No joke—my husband drove up behind this car on the way to work the other day. Black Mercedes with license plate that reads, “Tithe.” Chuckling, he muttered, “Must be a pastor’s car.”
We can use it to win an argument, make excuses or champion our cause. A verse taken out of context can be incredibly instrumental to our advantage. However, for our own benefit, we mustn’t pick and choose.
It is tempting to meditate only on scriptures that exhort blessings. Here’s just a few:
“I will surely bless you and make your descendants as numerous as the stars in the sky and as the sand on the seashore. Your descendants will take possession of the cities of their enemies.” Genesis 22:17
“The Lord bless you and keep you; the Lord make his face shine on you and be gracious to you; the Lord turn his face toward you and give you peace.” Numbers 6:24-26
“Taste and see that the Lord is good; blessed is the one who takes refuge in him.” Ps 34:8
Blessing in scripture can refer to a material, financial wealth, because certainly God is able. He owns the cattle on a thousand hills (Ps. 50:10). However, we must be careful not to limit the word blessing to only financial things. This word also includes our emotional and spiritual well-being. We cannot fully appreciate God’s goodness and glory without experiencing the full depth of Him. He is the Lion and the Lamb, the Alpha and the Omega,…spoken about from Genesis to Revelation. Why would we want to hinder ourselves from seeing every bit of Him? From the example of Paul, we see this exemplified.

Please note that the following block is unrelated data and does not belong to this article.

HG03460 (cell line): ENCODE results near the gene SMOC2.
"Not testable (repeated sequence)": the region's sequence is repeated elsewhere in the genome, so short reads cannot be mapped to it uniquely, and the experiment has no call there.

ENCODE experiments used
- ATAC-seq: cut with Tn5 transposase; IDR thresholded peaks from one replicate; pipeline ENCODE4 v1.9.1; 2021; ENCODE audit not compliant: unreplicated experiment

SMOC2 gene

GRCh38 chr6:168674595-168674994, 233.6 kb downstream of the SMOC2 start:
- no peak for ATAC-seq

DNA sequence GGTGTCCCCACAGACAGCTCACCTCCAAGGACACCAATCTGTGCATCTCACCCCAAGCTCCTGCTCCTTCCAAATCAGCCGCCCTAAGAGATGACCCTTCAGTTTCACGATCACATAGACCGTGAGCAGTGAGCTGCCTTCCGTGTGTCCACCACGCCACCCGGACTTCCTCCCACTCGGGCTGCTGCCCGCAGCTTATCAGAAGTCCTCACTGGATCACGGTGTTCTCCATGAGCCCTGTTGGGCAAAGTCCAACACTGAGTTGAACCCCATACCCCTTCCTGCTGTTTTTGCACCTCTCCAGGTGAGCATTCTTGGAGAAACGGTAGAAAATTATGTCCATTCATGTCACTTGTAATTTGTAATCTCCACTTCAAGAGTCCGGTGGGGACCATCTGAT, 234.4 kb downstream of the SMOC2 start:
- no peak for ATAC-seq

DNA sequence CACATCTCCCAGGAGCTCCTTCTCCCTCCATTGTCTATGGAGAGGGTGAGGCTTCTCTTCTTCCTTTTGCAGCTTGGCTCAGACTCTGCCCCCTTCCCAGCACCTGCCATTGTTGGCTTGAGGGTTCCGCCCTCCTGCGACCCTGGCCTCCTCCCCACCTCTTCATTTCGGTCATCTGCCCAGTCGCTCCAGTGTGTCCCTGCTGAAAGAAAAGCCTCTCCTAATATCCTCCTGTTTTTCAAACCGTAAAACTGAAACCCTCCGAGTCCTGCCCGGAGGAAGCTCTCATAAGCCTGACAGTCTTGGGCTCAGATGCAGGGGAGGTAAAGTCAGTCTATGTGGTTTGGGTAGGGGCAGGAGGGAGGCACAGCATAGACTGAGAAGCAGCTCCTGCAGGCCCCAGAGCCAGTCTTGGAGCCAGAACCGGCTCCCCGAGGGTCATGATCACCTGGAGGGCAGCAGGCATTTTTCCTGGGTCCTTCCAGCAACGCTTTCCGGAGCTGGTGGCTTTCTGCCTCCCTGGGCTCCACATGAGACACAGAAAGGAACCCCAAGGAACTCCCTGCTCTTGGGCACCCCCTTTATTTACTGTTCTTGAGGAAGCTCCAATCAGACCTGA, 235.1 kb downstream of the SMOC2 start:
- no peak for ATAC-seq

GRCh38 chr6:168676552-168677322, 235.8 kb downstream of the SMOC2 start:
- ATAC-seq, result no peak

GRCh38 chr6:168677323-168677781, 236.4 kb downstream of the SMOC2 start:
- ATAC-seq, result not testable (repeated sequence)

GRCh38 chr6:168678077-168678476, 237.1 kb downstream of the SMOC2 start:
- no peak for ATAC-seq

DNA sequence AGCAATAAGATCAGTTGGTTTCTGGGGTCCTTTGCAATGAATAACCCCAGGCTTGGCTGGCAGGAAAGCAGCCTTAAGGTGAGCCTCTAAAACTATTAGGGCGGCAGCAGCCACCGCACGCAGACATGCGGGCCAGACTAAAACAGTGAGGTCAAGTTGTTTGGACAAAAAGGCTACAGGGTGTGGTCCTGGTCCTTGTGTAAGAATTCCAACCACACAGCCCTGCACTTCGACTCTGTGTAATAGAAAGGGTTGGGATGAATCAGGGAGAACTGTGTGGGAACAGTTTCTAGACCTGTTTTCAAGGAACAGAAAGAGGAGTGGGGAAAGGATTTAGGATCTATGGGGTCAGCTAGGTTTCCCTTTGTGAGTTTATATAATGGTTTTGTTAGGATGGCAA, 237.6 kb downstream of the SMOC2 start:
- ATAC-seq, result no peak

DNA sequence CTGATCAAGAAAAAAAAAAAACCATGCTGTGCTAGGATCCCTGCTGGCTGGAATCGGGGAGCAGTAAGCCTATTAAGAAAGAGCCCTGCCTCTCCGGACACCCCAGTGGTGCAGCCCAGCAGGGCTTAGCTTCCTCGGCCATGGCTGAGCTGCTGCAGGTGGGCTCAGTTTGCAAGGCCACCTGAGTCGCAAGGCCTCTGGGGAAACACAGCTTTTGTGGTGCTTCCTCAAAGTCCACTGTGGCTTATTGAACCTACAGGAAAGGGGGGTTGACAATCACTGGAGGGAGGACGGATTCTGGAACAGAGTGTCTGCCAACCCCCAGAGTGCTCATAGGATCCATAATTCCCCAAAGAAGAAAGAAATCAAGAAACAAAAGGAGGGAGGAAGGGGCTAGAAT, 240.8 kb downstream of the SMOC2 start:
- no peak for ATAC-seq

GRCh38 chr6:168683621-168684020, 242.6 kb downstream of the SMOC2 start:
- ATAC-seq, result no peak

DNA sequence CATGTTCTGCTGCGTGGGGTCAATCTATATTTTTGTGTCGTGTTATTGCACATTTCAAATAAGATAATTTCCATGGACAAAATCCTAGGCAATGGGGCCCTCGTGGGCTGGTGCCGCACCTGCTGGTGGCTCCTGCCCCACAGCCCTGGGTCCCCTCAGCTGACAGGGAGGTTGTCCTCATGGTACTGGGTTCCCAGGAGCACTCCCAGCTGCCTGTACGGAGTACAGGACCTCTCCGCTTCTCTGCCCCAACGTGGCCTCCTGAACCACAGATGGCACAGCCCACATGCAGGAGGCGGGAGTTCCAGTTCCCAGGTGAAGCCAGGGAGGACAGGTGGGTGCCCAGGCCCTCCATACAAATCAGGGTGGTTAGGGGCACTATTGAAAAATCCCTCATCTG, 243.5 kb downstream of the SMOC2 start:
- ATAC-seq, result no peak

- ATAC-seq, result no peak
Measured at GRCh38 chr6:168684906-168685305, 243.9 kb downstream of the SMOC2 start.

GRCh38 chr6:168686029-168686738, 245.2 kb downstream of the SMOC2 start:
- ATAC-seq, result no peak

“Not that I speak from want, for I have learned to be content in whatever circumstances I am. I know how to get along with humble means, and I also know how to live in prosperity; in any and every circumstance I have learned the secret of being filled and going hungry, both of having abundance and suffering need. I can do all things through Him who strengthens me.” Philippians 4:11-13
He doesn’t promise us a perfect life, but rather a perfect eternity. We read Scripture so that Scripture reads us. In other words, we read Scripture to reveal our true selves. The good, the bad and the ugly can be quite transforming. Why do I elevate myself above the person sitting next to me? Why do I pat myself on the back? Why do I long for the approval of others? Why do I find sarcasm and cynicism as my best friends?
“A person may think their own ways are right, but the LORD weighs the heart.” Proverbs 21:2